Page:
what every church musician can learn from Bezalel

Posted by Mike Sandeman on 10 June 2014

In the book of Exodus, God gives Moses detailed instructions for the tabernacle that he wants built and the precious objects that will go in it; objects that will be integral to the Israelites' worship - including the altar and the Ark of the Covenant. For God's habitation among his people, any old tent with a wooden box will not do. The specification calls for intricate workmanship with the finest materials to put together a magnificent earthly dwelling for the holy God of the universe. Making the place beautiful is clearly a priority with God. Who would have the skills to fashion such beautifully ornate and important objects? In Exodus 31 we're introduced to Bezalel:

Then the LORD said to Moses,  “See, I have chosen Bezalel son of Uri, the son of Hur, of the tribe of Judah,  and I have filled him with the Spirit of God, with wisdom, with understanding, with knowledge and with all kinds of skills—  to make artistic designs for work in gold, silver and bronze, to cut and set stones, to work in wood, and to engage in all kinds of crafts..."

Here was just the guy Moses needed. God had raised up a man who could do what Moses himself couldn't do. Bezalel was a craftsman and an artist who with his team would skilfully create these objects that would help the Israelites worship the Living God.

In our day we live under a new covenant and God's earthly dwelling is no longer confined to a physical tent; it has been replaced by a new temple - the church! As Ephesians 2:22 has it:

And in him you too are being built together to become a dwelling in which God lives by his Spirit. 

However, church leaders still need craftsmen and artists who just like Bezalel will make God's house beautiful and help the people worship. Musicians (among others) function in this role of creativity that draws glorious attention to God, and helps the people worship. There was something about the artistic magnificence of the old testament tabernacle (and later Solomon's temple) that spoke of the glory and holiness of God, and helped the people realize just who they were worshipping. In a similar way, the role of today's musicians and singers is to use music skilfully and creatively to bring beauty to God's house and glory to Him. At its best, music has the capacity to draw gasps of worship and delight for the Saviour and Creator. We musicians and worship leaders are not mediators between the people and God; there is already free access for all to draw near through the great mediator Jesus. But we can help people encounter God with this God-given language of music which uniquely touches the soul.

So does that mean that to be a church musician you must be a top-class pro?  What about church groups where we struggle to get through a few simple songs without going out of tune, never mind 'magnificently beautifying the temple'?!!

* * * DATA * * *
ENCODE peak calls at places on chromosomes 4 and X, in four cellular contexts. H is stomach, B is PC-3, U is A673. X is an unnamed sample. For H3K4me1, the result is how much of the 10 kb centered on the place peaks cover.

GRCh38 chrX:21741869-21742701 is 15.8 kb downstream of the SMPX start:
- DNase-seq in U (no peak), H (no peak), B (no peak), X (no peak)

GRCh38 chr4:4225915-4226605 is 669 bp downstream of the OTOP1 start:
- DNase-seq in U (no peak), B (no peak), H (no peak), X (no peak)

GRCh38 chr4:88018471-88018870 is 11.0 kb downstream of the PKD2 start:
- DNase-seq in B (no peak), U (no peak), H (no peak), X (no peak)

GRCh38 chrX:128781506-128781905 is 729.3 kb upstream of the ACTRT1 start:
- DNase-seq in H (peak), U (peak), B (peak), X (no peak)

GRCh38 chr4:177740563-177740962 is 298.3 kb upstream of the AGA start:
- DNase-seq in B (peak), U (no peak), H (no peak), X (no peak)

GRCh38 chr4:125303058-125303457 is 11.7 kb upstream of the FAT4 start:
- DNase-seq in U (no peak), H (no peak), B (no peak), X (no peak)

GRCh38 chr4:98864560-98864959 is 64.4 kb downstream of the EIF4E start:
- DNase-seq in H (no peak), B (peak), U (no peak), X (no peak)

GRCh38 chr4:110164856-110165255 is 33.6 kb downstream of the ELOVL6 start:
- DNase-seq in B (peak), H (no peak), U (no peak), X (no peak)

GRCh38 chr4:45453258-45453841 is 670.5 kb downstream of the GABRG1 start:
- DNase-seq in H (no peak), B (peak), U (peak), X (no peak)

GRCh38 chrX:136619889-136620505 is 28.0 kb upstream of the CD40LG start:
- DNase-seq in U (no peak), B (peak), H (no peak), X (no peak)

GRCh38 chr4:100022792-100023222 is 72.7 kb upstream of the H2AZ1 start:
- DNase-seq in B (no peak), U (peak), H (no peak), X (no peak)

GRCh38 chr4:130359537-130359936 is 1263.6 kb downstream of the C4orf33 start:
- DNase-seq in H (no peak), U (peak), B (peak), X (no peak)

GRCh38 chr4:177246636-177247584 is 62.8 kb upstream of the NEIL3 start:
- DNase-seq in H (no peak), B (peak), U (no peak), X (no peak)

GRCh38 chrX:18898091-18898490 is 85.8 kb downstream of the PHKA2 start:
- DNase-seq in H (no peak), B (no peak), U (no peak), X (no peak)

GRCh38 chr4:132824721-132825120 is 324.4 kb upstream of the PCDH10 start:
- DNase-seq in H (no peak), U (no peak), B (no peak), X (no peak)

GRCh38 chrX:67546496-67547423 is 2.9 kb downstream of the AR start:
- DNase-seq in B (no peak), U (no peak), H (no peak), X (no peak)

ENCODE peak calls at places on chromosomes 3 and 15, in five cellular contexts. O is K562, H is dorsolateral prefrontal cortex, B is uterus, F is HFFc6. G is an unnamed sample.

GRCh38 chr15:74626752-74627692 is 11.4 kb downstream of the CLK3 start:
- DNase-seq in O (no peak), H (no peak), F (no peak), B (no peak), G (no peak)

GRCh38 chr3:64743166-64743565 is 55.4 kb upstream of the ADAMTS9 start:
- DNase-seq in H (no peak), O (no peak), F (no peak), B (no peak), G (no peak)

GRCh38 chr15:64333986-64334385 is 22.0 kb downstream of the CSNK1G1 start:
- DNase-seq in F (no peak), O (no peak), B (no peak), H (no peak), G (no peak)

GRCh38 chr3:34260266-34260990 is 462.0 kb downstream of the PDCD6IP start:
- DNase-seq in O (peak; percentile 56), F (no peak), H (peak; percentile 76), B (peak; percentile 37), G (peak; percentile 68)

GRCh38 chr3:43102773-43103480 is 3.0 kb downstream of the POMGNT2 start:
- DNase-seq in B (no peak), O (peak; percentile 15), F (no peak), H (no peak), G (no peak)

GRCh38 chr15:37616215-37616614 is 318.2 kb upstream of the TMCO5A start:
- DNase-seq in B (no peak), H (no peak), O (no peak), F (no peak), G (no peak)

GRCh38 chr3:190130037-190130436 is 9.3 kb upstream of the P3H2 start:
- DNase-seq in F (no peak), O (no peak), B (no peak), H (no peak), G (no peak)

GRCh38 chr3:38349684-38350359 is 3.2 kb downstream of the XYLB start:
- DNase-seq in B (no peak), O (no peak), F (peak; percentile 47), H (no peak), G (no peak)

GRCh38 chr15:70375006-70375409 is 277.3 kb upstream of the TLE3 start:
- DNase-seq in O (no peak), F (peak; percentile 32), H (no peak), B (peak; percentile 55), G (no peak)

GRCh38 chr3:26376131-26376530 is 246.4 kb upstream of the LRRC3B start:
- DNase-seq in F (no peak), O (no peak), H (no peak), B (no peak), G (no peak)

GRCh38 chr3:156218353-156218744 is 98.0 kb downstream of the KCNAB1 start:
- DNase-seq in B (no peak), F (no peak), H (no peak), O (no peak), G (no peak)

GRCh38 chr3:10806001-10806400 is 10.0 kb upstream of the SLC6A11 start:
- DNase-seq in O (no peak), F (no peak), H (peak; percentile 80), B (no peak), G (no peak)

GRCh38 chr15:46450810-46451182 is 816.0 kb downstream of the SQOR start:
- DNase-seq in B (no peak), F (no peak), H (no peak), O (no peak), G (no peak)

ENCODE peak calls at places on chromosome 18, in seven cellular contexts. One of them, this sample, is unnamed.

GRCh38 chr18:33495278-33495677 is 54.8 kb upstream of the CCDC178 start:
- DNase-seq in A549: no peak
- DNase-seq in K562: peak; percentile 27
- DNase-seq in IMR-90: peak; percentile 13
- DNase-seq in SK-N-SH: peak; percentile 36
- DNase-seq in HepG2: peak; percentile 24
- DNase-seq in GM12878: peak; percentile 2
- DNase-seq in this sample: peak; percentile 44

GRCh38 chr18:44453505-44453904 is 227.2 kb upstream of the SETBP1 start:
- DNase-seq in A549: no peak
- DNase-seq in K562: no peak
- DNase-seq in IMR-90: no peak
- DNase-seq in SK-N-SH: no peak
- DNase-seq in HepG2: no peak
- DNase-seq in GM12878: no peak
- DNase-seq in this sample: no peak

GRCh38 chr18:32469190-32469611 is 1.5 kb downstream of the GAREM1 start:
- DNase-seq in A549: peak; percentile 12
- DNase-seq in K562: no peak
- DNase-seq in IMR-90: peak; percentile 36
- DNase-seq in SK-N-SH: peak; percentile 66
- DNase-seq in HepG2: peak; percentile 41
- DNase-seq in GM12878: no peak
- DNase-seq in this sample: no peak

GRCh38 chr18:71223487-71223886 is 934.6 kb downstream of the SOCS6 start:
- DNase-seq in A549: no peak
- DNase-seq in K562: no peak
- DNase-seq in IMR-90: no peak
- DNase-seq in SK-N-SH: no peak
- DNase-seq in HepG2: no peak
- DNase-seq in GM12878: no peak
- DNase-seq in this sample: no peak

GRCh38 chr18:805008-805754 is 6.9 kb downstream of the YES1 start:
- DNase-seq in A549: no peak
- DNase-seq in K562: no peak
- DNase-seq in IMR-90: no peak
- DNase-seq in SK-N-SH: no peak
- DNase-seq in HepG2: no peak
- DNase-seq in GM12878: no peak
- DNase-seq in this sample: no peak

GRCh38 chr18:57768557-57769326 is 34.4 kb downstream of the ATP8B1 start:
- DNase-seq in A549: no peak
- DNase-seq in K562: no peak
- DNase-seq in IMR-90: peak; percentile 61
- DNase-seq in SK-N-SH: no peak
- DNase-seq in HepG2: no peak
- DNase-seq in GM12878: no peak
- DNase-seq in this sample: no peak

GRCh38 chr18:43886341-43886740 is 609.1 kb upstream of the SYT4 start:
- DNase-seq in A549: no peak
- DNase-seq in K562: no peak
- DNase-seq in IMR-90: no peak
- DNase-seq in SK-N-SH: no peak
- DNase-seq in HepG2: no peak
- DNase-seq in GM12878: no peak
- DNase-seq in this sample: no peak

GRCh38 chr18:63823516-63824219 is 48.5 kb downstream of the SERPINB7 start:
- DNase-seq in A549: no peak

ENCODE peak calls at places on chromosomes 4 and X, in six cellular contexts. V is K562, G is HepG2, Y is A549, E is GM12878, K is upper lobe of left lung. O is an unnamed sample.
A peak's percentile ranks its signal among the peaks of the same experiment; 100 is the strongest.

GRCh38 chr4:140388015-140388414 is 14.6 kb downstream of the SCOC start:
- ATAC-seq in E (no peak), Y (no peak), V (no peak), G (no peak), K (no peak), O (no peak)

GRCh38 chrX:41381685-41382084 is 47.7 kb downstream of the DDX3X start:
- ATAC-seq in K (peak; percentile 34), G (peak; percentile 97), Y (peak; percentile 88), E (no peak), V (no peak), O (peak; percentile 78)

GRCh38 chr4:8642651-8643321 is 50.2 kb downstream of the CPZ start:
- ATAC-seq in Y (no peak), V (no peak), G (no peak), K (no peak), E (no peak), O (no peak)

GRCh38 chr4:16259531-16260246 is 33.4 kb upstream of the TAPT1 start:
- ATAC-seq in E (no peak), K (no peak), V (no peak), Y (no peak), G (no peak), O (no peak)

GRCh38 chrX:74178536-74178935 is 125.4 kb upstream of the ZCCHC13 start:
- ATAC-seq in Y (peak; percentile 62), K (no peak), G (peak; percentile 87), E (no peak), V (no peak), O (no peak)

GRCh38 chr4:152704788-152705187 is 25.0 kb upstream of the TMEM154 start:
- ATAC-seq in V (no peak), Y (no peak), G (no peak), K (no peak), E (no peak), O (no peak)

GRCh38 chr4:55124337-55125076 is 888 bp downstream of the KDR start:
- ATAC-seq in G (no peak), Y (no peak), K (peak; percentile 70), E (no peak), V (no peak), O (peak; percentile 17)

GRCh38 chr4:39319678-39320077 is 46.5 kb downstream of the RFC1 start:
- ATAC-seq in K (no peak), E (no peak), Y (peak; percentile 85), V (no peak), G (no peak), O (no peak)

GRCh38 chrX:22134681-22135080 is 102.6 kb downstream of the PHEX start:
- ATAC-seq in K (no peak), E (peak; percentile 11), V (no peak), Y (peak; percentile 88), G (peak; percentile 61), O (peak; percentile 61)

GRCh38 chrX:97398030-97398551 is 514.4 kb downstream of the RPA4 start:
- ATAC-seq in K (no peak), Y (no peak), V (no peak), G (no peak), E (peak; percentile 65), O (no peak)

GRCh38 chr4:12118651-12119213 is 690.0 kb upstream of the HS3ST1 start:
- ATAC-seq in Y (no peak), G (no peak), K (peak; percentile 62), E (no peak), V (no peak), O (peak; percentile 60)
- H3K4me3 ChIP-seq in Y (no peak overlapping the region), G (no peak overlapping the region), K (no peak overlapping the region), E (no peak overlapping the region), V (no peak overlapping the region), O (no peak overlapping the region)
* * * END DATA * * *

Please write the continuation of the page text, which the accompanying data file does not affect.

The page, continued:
Well, in the Exodus passage, we see that Bezalel was chosen by God. That comes first and is the most important bit. If you're a musician at church, do you know that God's call is on your life to do that? If you're just filling in because no-one else can play bass (or whatever it may be), then well done for serving, but perhaps in the longer term you need to think seriously about passing it on to someone else, and pursuing what God has for you.

Next we read that Bezalel was filled with the Spirit of God - and that in an age before Pentecost! It's so important that as worship musicians we value the activity of the Holy Spirit, learn to follow His lead and make room for Him in our private lives as well as when we're 'up front'. That includes allowing Him to challenge sin in our personal lives and habits, because he cares more about our character than our comfort.

Finally we read that Bezalel had wisdom, knowledge, understanding and all kinds of skill in his craftsmanship. This is where we can all feel inadequate, but we can ask our Father to give us those things just as he filled Bezalel. My guess is that Bezalel didn't just sit around doing nothing then magically awoke one morning with all this amazing skill. I suspect that he worked hard, he practiced, he had a passion for it. So as well as asking God to increase our abilities and capacity, we need to devote ourselves to grafting at the gifts God has given us. Spend time alone on your instrument. Develop skills in different genres of music. Take lessons. Listen to good music. Work on your vocal technique if you're a singer. Think through creative new sounds and arrangements for familiar songs. Develop the skill and sensitivity to 'flow' well between songs, and rehearse together with the rest of the team regularly. Reject the bland embrace the imaginative. Let's make his praise glorious!

By doing these things, the aim is not to for us receive the praise of men, it is to see God glorified in His beautiful temple - the church. 



Mike Sandeman is the keyboard player for popular band ‘Phatfish’ and has over twenty years experience of working alongside many of the UK’s best known worship leaders. Mike has recently setup the ‘Worship Band Advice’ service; he can come and work with your worship team in your venue; listening to you play and offering advice about how you might serve the congregation better. More details at www.worshipbandadvice.co.uk.

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